Monday, September 12, 2011

Some history behind the Feast of the Holy Name of Mary


The Holy Roman Empire and the Ottoman Empire were at war.  Vienna had been under siege for months.  On 11 September a coalition of Christian forces, a Holy League blessed by Bl. Pope Innocent XI, arrived with Jan III Sobieski, King of Poland, to lift the siege.
When he saw that the Turks were about to breach the walls of the city, Sobieski attacked earlier than he had intended.
On 12 September at 4 am the battle was closed.   Sobieski had called on the protection of Our Lady of Czestochowa before the battle.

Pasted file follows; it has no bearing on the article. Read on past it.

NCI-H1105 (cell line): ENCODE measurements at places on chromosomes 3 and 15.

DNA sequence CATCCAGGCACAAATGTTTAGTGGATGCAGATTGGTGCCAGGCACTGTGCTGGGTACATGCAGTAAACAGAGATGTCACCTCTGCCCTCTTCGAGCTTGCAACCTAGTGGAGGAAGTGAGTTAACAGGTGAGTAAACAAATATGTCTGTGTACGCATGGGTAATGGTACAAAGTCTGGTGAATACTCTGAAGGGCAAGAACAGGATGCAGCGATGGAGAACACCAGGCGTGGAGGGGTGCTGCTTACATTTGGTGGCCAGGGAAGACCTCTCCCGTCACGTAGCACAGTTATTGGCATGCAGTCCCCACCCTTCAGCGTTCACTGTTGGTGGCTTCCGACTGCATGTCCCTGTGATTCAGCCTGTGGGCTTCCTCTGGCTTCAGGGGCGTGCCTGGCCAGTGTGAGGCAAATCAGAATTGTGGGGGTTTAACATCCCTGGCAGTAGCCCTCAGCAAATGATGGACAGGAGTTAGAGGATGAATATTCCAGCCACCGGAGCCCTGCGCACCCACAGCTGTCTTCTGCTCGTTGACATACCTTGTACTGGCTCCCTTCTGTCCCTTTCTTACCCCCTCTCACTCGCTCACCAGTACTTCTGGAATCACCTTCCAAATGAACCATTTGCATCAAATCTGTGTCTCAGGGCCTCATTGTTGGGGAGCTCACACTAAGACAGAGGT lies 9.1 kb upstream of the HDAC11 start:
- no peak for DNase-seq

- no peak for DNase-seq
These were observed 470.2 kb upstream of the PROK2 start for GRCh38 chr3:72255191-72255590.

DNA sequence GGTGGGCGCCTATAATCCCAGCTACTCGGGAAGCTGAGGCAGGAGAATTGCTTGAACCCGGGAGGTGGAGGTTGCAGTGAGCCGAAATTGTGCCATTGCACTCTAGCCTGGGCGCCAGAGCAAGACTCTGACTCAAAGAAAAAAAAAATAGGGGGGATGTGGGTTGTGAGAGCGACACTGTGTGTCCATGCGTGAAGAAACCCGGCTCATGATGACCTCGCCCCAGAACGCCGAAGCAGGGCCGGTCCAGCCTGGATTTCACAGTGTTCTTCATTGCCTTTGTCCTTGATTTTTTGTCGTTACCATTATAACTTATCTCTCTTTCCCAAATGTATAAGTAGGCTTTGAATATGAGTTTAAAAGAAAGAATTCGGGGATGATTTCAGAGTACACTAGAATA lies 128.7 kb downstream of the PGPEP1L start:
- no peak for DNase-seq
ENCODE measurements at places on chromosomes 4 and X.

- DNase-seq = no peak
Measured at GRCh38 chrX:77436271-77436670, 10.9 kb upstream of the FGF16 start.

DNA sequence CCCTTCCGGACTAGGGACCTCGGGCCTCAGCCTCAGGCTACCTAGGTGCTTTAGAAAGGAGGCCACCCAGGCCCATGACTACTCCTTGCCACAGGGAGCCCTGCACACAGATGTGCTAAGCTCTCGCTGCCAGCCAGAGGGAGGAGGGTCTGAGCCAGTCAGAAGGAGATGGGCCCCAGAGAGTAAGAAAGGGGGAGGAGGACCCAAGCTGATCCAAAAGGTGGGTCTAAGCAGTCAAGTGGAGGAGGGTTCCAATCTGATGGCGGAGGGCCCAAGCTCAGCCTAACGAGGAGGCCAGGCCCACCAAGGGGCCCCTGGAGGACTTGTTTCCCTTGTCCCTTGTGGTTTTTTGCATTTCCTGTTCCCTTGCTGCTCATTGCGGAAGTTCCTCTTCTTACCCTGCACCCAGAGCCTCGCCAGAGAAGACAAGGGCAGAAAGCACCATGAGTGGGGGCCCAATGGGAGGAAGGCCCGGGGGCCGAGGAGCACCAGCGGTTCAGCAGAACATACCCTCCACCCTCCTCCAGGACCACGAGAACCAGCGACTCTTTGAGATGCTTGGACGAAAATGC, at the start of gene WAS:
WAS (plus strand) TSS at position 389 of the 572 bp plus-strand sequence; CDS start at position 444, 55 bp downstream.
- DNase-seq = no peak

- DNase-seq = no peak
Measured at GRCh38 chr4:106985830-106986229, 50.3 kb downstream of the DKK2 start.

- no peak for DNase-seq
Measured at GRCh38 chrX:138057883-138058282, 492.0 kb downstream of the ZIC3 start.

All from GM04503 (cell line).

He sent his forces of 81,000 against the Turks’ 130,000.  In the afternoon Sobieski led a downhill charge which broke the Turkish line and then seized the abandoned tent of the Ottoman general who had fled.
The Battle of Vienna halted the spread of the Ottoman Empire eastward into the rest of Europe.
Bl. Innocent XI commemorated the victory at Vienna by extending the feast of the Holy Name of Mary, which had been observed in Spain and by the Carmelites, to the whole Latin Church.  One of the pair of churches in Rome near the Forum of Trajan is dedicated to the Name of Mary.
Today is the Feast of the Holy Name of Mary, which in part commemorates the defeat of the Islamist Ottoman Turks by Jan Sobieski at the walls of Vienna.
Concede, quaesumus, omnipotens Deus:
ut fideles tui,
qui sub sanctissimae Virginis Mariae Nomine
et protectione laetantur;
eius pia intercessione
a cunctis malis
liberentur in terris,
et a gaudia aeterna pervenire mereantur in coelis

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